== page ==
Honduran Machete Culture

Andy's comment yesterday got me thinking about the machete's place in Honduran culture. I am sure a real a cultural anthropologist would have a field day with the topic. Basically, Honduras is a place where it is still pretty much normal to walk around with a sword. Anyone who thinks that chivalry no longer exists in the world may be surprised to find some of its last vestiges here in Honduras. Check out this picture I snapped on the way up the river a couple of weeks ago. A gentleman walks his lady down the street. His sword hangs ready at his side. The sight is not at all uncommon here.


Of course machetes are also the number one cause of "accidental" drunken decapitation and dismemberment in the county. There is nothing chivalrous about that. So I guess its not a slam dunk.

Sunday, December 14, 2008

Ruby: Super Number One Yard Helper

As Karine mentioned, we've been doing a little landscaping in the backyard. I cut a nasty tree out last week. It was really ugly. I don't even want to call it a tree. It looks better as a pile of leaves and sticks in the garden than it did growing out of the ground. Today, with some help from the dog, I removed the stump.

My dad always told me to use the right tool for the right job. In Honduras, there's really only one tool you could possibly consider for a job like this. Ax? Wrong tool. Bow saw? Wrong tool. Chainsaw? Definitely, wrong tool. Machete? You betcha. A German shepherd comes in pretty handy, too.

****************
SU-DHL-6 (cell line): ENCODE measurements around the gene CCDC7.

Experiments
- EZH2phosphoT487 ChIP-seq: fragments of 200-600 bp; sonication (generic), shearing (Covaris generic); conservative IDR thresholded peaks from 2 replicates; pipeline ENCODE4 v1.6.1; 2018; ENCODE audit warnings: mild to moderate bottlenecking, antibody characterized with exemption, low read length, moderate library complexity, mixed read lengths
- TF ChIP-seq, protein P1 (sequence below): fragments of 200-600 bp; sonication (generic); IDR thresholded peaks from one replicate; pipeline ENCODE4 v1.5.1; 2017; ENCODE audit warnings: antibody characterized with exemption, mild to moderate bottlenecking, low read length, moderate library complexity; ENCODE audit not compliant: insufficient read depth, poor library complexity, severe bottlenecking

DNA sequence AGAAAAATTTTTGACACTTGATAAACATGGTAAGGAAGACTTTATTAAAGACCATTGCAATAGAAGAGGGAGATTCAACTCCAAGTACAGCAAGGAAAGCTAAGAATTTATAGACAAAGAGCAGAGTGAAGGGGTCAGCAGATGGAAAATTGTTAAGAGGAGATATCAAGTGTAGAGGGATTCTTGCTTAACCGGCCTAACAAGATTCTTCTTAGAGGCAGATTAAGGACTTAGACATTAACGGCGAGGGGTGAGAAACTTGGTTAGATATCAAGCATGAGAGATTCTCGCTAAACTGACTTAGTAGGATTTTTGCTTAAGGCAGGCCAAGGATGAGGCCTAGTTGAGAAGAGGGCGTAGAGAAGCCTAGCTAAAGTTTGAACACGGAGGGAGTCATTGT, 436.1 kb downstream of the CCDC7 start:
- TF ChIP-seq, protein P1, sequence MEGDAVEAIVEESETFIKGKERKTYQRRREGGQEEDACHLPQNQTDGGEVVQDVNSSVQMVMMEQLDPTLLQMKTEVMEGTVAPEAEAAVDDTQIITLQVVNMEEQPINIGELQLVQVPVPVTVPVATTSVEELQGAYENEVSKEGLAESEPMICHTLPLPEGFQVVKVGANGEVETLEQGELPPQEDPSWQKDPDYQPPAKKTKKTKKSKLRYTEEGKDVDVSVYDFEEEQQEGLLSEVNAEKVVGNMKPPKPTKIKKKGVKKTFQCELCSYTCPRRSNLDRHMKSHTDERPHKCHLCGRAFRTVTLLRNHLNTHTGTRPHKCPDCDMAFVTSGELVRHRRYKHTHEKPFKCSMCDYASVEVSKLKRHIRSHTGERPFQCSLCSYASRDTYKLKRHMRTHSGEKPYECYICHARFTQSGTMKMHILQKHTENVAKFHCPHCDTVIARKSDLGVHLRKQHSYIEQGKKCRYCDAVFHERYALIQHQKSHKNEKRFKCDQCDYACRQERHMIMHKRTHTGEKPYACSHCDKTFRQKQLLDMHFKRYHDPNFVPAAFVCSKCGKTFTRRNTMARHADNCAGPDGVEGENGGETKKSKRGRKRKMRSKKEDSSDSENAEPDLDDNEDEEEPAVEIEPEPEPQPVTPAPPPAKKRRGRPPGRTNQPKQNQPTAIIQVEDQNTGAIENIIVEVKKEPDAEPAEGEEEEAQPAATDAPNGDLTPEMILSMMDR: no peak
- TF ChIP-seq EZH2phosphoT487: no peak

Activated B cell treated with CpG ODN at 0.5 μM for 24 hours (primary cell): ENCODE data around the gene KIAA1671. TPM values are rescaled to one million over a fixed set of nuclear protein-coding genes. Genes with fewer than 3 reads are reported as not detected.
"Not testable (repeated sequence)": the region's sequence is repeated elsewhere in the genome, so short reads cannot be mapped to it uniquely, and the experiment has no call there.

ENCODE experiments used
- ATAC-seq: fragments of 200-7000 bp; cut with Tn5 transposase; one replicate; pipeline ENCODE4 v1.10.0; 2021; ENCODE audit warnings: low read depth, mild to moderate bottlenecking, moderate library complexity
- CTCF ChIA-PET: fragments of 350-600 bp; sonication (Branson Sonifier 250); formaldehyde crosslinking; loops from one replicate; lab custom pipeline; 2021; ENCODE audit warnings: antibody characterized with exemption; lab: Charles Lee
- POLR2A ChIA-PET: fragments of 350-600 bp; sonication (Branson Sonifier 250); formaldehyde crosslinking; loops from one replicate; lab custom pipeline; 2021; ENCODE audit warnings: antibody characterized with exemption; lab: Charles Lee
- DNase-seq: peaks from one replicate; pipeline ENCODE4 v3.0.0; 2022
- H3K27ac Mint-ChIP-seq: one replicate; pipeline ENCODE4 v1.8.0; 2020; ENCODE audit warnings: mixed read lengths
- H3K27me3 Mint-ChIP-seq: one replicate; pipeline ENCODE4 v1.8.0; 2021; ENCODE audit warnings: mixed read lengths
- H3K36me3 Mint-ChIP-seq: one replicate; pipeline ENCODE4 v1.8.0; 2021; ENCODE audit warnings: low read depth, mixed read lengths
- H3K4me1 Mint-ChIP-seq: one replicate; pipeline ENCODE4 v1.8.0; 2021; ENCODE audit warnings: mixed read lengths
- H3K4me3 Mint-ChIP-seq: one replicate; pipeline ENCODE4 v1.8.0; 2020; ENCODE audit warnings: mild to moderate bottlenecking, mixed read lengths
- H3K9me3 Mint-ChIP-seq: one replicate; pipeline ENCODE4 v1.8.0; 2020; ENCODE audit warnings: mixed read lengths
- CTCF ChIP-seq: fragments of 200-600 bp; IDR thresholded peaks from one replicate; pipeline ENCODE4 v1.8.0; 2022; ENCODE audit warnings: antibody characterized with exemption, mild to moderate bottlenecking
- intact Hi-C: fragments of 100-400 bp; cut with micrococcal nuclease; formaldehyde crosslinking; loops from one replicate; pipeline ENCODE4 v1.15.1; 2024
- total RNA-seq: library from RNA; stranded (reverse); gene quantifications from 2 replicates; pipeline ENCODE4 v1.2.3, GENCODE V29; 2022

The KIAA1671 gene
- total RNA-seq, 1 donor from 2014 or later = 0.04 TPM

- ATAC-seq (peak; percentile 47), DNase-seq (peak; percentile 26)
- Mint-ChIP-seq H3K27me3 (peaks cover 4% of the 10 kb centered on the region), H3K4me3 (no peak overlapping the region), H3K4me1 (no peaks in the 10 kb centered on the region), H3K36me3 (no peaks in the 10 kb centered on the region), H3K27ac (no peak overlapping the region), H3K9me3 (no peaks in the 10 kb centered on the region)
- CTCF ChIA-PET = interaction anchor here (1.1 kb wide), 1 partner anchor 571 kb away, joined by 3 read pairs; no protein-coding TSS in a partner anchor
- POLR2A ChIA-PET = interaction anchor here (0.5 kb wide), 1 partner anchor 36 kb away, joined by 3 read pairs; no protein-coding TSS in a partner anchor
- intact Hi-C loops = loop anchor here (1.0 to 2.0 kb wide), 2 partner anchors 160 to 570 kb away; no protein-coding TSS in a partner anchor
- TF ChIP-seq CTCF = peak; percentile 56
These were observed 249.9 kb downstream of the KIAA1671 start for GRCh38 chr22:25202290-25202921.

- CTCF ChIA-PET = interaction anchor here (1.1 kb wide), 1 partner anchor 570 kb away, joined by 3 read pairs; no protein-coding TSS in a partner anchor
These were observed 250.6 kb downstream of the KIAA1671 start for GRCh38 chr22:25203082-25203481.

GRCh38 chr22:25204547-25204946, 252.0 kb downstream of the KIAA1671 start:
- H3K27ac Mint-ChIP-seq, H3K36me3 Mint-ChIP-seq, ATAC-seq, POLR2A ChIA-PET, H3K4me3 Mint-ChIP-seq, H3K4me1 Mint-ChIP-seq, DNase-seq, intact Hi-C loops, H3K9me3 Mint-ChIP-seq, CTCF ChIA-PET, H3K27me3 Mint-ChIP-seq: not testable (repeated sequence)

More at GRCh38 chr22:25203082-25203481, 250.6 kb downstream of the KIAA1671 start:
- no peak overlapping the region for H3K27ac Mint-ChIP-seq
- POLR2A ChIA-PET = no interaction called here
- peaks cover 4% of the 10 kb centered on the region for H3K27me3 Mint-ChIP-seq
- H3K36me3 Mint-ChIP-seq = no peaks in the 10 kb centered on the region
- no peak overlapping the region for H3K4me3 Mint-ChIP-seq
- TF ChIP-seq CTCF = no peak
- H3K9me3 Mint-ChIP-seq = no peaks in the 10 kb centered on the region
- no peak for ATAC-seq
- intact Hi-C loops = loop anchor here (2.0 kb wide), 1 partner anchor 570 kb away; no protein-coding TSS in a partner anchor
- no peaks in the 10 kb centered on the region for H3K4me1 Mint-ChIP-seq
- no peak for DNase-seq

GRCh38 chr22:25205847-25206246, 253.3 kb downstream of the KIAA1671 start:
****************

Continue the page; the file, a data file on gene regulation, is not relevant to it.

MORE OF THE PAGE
video

Stuff We Like: Craig Drives South

Karine discovered the blog Craig Drives South last night while doing some research on Central American tourism. Its the story of a guy who drives from Seattle, Washington to San Jose, Costa Rica in a junky Subaru. He has some pretty hilarious adventures along the way. And he writes with style. Here he is describing a character he met crossing the Nicaraguan border into Costa Rica:
"A couple customs checks later I was reduced to one faithful, non English speaking guide that had the breath of a dragon. If he was within a 6 foot radius the compost pile which was his mouth would almost asphyxiate you. I tossed him a couple cordobas for some Chiclets and he returned to duty as fresh as a daisy."
He travels into Honduras briefly, but most of the blog describes adventures which occur in Mexico, Guatemala, Nicaragua, Costa Rica, and Panama. He traveled between February 13 and April 23 of 2008. Anyone interested in visiting Central America would benefit from a gander at Craig's blog.

Craig took the picture below near Santa Rosa National Park in Costa Rica. Its the first place that Karine and I visited in Central America, sometime in January of 2002.

Photo: Craig, Craig Drives South

Saturday, December 13, 2008

German Shepherds in the News